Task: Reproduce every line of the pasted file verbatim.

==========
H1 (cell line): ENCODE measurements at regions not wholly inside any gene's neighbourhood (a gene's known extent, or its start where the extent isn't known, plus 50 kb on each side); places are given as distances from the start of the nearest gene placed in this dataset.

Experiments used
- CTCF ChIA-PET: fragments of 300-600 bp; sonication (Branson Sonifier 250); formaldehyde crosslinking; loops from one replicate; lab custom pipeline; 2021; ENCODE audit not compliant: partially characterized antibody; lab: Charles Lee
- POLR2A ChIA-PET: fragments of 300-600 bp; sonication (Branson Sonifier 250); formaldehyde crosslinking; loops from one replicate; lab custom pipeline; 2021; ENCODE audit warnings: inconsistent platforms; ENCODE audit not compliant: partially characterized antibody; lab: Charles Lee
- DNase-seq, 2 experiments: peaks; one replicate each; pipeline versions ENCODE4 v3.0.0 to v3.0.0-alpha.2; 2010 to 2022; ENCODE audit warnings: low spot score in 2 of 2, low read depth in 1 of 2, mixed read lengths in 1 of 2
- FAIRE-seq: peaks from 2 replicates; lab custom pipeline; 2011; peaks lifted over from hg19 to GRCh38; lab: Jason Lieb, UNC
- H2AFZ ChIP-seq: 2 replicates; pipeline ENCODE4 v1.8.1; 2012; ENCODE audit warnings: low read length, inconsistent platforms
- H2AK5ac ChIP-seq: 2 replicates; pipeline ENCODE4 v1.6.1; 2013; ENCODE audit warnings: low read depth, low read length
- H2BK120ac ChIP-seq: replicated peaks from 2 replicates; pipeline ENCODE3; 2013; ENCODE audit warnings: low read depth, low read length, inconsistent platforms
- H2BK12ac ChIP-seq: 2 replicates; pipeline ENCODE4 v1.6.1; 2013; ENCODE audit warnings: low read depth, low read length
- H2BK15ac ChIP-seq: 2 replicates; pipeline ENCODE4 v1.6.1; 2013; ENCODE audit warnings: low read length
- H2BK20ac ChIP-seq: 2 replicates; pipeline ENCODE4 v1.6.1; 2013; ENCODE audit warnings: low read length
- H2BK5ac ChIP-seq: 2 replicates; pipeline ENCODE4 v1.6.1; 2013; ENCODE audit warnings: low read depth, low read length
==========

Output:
H1 (cell line): ENCODE measurements at regions not wholly inside any gene's neighbourhood (a gene's known extent, or its start where the extent isn't known, plus 50 kb on each side); places are given as distances from the start of the nearest gene placed in this dataset.

Experiments used
- CTCF ChIA-PET: fragments of 300-600 bp; sonication (Branson Sonifier 250); formaldehyde crosslinking; loops from one replicate; lab custom pipeline; 2021; ENCODE audit not compliant: partially characterized antibody; lab: Charles Lee
- POLR2A ChIA-PET: fragments of 300-600 bp; sonication (Branson Sonifier 250); formaldehyde crosslinking; loops from one replicate; lab custom pipeline; 2021; ENCODE audit warnings: inconsistent platforms; ENCODE audit not compliant: partially characterized antibody; lab: Charles Lee
- DNase-seq, 2 experiments: peaks; one replicate each; pipeline versions ENCODE4 v3.0.0 to v3.0.0-alpha.2; 2010 to 2022; ENCODE audit warnings: low spot score in 2 of 2, low read depth in 1 of 2, mixed read lengths in 1 of 2
- FAIRE-seq: peaks from 2 replicates; lab custom pipeline; 2011; peaks lifted over from hg19 to GRCh38; lab: Jason Lieb, UNC
- H2AFZ ChIP-seq: 2 replicates; pipeline ENCODE4 v1.8.1; 2012; ENCODE audit warnings: low read length, inconsistent platforms
- H2AK5ac ChIP-seq: 2 replicates; pipeline ENCODE4 v1.6.1; 2013; ENCODE audit warnings: low read depth, low read length
- H2BK120ac ChIP-seq: replicated peaks from 2 replicates; pipeline ENCODE3; 2013; ENCODE audit warnings: low read depth, low read length, inconsistent platforms
- H2BK12ac ChIP-seq: 2 replicates; pipeline ENCODE4 v1.6.1; 2013; ENCODE audit warnings: low read depth, low read length
- H2BK15ac ChIP-seq: 2 replicates; pipeline ENCODE4 v1.6.1; 2013; ENCODE audit warnings: low read length
- H2BK20ac ChIP-seq: 2 replicates; pipeline ENCODE4 v1.6.1; 2013; ENCODE audit warnings: low read length
- H2BK5ac ChIP-seq: 2 replicates; pipeline ENCODE4 v1.6.1; 2013; ENCODE audit warnings: low read depth, low read length